After a gunman opened fire at a Parkland, Florida high school in February, parents of students who were killed in the shooting found numerous ways to protest gun violence. On Friday, one of these parents — Manuel Oliver — placed a bulletproof vest on Wall Street's "Fearless Girl" statue, turning her into "#FearfulGirl."
Oliver's son, Joaquin “Guac” Oliver, was one of 17 people killed at Marjory Stoneman Douglas High School earlier this year. After his son's death, Oliver launched an organization called Change the Ref, which, according to its website, uses urban art and nonviolent creative confrontation to combat the pandemic of mass shootings. On Friday, Change the Ref posted a photo of "#FearfulGirl" on its official Twitter account, alongside a powerful reminder about gun violence's disastrous impact.
“She can’t be fearless if she’s afraid to go back to school,” Change the Ref tweeted.
According to Newsweek, Change the Ref is currently working to promote more restrictive gun control legislation ahead of Tuesday's midterm elections. The "#FearfulGirl" initiative is part of this effort, though The Hill reported that the bulletproof vest was "peacefully removed" from the statue after one hour. In a statement issued to The Hill, Change the Ref explained that the vest's placement on the statue intended to serve as powerful commentary.
“The Fearless Girl is undeniably brave, but bravery isn’t bulletproof,” Change the Ref stated on Friday.
"#FearfulGirl" is not the only art installation Oliver has made in light of the Parkland shooting. Less than a week before sculptor Kristen Visbal's "Fearless Girl" donned a bulletproof vest, Oliver displayed a life-size, 3D-printed statue of his son in Times Square in order to protest 3D-printed guns. Also this week, Oliver designed and unveiled a 90-foot-long billboard in Boston that featured a photo of his son.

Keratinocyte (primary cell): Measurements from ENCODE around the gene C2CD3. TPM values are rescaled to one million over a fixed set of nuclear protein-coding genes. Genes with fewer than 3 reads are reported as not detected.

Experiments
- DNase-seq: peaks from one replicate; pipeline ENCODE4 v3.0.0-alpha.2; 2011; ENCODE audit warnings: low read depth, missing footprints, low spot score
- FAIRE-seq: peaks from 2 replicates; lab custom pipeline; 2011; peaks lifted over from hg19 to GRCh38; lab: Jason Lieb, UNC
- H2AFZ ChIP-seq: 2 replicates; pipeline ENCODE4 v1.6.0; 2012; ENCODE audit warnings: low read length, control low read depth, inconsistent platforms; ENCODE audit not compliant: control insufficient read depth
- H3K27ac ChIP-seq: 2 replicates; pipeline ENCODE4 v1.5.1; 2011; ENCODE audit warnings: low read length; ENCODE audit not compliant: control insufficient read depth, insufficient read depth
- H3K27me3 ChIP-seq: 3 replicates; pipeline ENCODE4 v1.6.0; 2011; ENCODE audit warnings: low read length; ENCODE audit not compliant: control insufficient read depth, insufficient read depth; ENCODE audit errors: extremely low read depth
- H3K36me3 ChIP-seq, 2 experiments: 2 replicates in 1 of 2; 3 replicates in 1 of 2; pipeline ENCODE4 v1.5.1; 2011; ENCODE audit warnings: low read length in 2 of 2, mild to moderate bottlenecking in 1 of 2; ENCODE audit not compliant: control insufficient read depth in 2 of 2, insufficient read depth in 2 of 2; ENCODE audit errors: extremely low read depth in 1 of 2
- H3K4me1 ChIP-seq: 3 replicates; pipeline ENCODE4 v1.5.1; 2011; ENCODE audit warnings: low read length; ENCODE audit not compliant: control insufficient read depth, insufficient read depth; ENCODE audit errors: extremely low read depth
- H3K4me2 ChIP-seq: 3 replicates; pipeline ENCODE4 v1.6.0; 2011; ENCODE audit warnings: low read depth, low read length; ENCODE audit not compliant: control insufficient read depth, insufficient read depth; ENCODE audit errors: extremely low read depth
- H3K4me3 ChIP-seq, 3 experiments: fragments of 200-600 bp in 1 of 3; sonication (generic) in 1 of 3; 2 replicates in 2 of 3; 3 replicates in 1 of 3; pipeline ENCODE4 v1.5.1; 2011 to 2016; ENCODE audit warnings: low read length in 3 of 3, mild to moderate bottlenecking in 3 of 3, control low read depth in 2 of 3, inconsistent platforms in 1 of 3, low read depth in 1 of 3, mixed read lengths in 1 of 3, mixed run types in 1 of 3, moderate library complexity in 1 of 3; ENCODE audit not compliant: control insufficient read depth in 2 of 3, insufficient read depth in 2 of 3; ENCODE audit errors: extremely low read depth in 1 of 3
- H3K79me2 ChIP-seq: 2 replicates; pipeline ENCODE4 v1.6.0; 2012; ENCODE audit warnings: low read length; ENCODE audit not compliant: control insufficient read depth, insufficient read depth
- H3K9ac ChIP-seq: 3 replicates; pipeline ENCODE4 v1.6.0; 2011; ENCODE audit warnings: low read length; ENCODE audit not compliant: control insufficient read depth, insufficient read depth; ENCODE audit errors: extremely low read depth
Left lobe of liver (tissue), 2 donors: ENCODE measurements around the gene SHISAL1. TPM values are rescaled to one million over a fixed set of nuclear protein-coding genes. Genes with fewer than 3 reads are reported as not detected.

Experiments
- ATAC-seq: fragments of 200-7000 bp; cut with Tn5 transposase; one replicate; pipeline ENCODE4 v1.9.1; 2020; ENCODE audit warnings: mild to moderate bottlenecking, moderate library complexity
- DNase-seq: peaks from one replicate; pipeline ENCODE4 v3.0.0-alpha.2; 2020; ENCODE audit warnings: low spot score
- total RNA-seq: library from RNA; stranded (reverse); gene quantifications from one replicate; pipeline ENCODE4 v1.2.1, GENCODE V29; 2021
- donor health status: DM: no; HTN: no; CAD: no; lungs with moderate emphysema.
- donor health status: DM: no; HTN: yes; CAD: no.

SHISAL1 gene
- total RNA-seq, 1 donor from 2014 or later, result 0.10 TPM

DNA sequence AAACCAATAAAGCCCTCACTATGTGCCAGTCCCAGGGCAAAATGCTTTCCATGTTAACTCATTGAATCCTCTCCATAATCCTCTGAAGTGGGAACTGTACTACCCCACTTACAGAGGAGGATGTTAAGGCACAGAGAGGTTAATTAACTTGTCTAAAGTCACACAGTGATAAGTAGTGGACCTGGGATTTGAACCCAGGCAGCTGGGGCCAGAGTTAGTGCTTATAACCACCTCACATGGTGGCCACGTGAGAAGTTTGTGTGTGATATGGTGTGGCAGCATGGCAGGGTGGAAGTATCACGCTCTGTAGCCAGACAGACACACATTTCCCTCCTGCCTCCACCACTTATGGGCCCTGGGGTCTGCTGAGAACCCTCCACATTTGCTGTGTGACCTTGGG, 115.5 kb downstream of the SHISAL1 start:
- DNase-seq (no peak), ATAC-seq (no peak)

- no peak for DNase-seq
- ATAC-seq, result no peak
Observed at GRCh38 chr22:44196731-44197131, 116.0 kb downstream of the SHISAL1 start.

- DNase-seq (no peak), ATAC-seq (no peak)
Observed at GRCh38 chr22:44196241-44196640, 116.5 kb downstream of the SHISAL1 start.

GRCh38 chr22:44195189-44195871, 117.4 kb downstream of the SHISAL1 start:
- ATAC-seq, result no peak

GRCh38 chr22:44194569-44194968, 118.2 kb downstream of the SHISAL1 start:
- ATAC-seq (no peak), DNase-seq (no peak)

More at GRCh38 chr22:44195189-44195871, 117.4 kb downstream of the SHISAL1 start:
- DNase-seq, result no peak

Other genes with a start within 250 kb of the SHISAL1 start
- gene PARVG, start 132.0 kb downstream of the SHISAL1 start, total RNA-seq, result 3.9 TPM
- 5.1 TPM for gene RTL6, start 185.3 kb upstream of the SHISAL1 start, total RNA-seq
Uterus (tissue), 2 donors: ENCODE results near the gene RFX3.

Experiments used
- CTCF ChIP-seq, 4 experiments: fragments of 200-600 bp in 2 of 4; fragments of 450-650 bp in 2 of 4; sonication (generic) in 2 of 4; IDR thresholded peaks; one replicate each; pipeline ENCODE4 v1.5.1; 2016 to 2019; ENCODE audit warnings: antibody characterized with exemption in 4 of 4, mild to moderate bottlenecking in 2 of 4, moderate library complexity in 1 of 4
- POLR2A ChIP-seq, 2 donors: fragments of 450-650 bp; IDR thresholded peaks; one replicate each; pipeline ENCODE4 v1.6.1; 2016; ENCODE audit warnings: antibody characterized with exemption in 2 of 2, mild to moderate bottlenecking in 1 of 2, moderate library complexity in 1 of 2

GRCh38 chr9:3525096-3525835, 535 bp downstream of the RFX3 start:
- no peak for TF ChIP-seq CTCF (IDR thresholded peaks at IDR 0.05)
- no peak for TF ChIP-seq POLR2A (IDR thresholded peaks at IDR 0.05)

“If I had attended high school in Massachusetts instead of Parkland Florida, I would likely be alive today," the billboard stated.
The billboard was a joint effort between Change the Ref and a nonprofit organization called Stop Handgun Violence, according to Boston Magazine. During a Thursday morning press conference, Oliver told reporters that he and other gun control activists were trying to a send a message from Boston "to the people of Florida."
“It’s too late for us to help our son Joaquin, but it’s still early for other parents to save their sons and daughters," Oliver said on Thursday.
Oliver is also not the only artist who has used bulletproof vests to make a statement about school shootings. In August, Newsweek reported that a street artist in Los Angeles hung kid-size bulletproof vests in multiple Target and Macy's stores — just in time for back-to-school season. The artist, who went by the name of Plastic Jesus, included plastic tags indicating that the vests would provide "unparalleled protection for your kids."
The "#FearfulGirl" installation added an additional layer of activism to the "Fearless Girl" statue, which was initially placed in front of Wall Street's “Charging Bull” ahead of International Women's Day last year. Earlier this year, New York City officials announced that "Fearless Girl" would move to new, permanent home in front of the New York Stock Exchange by the end of the year.